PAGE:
Working harder isn’t going to do it once the Boston Globe has finished with its current round of 50 reductions to the newsroom staff. Once that process has been completed, the news staff will have shrunk from about 550 full-time journalists (or their equivalent) in 2000 to roughly 330. That means the Globe will, of necessity, be a fundamentally different paper.
This Friday, I’m going to be talking about the future of local news on “Radio Boston,” on WBUR (90.9 FM), from 1 to 2 p.m., along with El Planeta managing editor Marcela García, Adam Gaffin of Universal Hub and Globe regional editor David Dahl. I’ve been thinking about these ideas for a while, and this seems like as good a time as any to put them out there. (The Globe cuts will also be discussed on “Beat the Press,” on WGBH-TV/Channel 2, on Friday at 7 p.m.)
As the newspaper business has shrunk over the past few years, Globe executives have made some tough decisions about priorities. There are no more international bureaus. There is little national coverage outside of Washington. The Washington bureau has stayed, in part because Boston remains a politically minded town, in part because the Globe’s Washington coverage is picked up by a lot of news Web sites around the country. Essentially, though, the Globe has become a local and regional paper.
Now, though, it would appear that the Globe won’t even be able to cover local news as thoroughly without fundamentally rethinking how it should go about its business.
Like just about every news junkie, I have some thoughts — nothing original, and nothing, I’m sure, that editor Marty Baron, Boston.com editor David Beard, Globe managing editor Caleb Solomon, publisher Steve Ainsley and company haven’t already considered. The crisis is ongoing, and it won’t be solved by cutting 50 positions.
The question of whether the Globe is worth $20 million or $200 million, and if it is among the 10 most likely papers to close or drop its print edition (see Douglas McIntyre’s latest), is irrelevant. The survival of every large regional paper in the country is at stake right now.
1. Re-define Boston.com as the Globe’s principal news vehicle. This is tricky. With 5.2 million unique visitors a month, Boston.com has more readers than any online regional newspaper, far outperforming its print edition in the national rankings. So, yes, first, do no harm. But Boston.com needs to be branded as the umbrella for all of the Globe’s readers — the only platform that reaches what we used to call a mass audience.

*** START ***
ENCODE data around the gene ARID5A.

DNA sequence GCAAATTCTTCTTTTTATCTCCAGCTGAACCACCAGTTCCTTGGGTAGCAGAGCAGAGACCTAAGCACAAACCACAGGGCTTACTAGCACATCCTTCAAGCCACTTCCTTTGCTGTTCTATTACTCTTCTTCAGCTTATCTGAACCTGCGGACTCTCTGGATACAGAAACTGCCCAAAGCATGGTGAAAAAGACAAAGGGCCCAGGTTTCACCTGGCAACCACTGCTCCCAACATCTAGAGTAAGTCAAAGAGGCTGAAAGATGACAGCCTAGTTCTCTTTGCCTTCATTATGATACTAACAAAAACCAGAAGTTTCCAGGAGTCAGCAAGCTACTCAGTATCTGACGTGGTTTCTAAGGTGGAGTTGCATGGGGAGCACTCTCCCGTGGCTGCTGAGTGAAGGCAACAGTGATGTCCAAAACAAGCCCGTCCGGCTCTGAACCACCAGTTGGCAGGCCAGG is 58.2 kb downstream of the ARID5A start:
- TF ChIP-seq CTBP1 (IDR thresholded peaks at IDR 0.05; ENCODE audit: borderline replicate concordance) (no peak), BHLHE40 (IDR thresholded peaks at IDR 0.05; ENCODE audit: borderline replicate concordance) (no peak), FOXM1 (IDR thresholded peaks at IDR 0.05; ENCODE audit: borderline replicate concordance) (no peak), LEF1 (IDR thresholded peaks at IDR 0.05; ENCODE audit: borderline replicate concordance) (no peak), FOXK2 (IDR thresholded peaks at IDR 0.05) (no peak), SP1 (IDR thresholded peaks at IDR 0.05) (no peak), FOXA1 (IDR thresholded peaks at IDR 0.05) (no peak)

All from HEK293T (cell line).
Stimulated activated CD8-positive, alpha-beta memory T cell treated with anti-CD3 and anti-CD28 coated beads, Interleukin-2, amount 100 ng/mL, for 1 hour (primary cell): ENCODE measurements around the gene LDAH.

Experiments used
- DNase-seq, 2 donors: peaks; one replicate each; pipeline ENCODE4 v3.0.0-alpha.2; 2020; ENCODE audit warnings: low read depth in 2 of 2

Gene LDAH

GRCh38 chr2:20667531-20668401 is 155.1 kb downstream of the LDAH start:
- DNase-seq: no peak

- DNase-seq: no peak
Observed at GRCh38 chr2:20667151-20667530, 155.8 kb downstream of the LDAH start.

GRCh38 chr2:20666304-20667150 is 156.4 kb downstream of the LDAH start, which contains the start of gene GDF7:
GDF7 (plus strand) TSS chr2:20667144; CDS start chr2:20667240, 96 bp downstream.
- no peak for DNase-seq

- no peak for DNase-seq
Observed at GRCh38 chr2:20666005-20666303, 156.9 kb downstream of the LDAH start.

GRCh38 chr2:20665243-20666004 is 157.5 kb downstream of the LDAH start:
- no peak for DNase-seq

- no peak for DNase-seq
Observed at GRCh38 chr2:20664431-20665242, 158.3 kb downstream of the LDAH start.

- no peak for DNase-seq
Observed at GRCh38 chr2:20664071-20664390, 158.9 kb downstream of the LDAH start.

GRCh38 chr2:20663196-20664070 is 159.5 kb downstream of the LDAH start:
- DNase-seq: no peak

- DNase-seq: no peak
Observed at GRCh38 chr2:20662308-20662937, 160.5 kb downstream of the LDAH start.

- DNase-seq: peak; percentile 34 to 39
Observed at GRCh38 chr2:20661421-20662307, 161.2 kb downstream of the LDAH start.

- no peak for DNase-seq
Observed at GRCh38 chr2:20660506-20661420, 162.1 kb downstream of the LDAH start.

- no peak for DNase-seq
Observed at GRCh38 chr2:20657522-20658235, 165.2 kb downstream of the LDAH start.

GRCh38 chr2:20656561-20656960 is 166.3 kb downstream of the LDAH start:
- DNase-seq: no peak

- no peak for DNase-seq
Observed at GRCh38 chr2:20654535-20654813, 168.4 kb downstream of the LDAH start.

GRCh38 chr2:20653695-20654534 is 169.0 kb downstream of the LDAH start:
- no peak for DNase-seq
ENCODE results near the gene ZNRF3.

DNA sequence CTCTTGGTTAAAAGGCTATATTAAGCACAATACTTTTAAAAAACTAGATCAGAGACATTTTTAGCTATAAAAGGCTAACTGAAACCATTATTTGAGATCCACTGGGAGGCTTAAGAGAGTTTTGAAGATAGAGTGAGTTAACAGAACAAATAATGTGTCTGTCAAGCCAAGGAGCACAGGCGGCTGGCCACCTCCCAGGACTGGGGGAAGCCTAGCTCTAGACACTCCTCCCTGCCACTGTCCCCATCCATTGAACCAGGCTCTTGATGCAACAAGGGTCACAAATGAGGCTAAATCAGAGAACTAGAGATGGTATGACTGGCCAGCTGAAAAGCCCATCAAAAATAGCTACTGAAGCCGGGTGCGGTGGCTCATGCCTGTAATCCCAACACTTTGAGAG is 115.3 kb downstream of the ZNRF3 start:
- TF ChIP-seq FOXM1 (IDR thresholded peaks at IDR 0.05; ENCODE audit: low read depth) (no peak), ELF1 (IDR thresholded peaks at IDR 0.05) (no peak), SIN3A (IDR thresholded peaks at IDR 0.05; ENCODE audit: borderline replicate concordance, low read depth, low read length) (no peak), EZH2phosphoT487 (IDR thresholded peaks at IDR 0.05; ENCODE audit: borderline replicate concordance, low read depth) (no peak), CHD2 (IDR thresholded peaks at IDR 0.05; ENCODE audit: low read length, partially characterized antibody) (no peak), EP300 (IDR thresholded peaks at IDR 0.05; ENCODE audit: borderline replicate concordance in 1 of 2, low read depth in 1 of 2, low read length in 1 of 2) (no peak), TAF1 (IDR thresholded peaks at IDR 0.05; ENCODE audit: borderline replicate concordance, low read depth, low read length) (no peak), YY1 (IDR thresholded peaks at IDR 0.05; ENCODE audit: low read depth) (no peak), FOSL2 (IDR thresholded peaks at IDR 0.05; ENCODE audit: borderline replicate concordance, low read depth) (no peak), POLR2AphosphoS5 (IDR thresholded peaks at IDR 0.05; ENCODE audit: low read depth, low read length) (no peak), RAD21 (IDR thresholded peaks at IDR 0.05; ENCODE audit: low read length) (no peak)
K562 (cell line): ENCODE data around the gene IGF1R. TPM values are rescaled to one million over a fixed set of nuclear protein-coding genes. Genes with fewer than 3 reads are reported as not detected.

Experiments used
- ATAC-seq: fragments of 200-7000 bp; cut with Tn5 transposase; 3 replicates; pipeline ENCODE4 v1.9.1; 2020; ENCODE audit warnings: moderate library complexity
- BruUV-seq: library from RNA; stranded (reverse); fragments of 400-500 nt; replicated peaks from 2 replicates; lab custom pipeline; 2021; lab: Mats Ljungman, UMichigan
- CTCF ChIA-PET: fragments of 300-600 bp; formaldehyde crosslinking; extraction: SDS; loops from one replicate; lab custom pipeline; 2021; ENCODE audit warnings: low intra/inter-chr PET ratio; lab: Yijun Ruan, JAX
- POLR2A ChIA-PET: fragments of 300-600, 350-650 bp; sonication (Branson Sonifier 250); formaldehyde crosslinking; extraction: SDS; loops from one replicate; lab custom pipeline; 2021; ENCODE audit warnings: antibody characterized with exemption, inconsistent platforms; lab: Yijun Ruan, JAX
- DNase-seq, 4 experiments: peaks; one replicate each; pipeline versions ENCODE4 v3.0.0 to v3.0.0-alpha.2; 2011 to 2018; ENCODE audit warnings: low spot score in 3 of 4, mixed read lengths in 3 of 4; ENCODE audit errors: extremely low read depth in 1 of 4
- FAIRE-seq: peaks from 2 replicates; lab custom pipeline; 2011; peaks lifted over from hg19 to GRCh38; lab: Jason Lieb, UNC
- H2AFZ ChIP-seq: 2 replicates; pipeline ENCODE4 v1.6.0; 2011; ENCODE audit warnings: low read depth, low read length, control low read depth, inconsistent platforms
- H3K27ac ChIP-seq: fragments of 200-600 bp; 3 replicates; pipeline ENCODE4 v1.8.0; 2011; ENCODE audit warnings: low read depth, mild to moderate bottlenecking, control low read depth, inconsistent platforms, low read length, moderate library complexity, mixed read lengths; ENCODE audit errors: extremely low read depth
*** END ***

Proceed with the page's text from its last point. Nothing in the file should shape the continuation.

Nevertheless, there’s a visual dichotomy between Boston.com and the Globe’s own online presence that helps neither entity. It goes back to the earliest days of the Web, when Boston.com had a number of partners, including Boston magazine, Banker & Tradesman and New England Cable News. These days, Boston.com is like Yugoslavia — a former federation now consisting of just one country, the Globe.
The problem with Boston.com is that you enter it not quite knowing whether you are going to encounter all of the Globe’s content. Despite several redesigns over the years, it remains too easy to get lost, too. Because of efforts to establish Boston.com as being separate from the Globe, it has a feel that might charitably be described as lite. I would redo the site so that it is clearly stamped as the Globe’s 24/7 news operation, very much along the lines of the New York Times and Washington Post Web sites.
Next, I would take it a step further than most newspaper sites have been willing to do. Though I would include all (or most — see next item) of the Globe’s content on Boston.com, I would drop the “Today’s Paper” feature. It’s fine and probably necessary to post the Globe’s content on its free Web site. Recent proposals by the likes of Walter Isaacson, Steven Brill and Alan Mutter to charge for online content are well-intentioned but deeply flawed.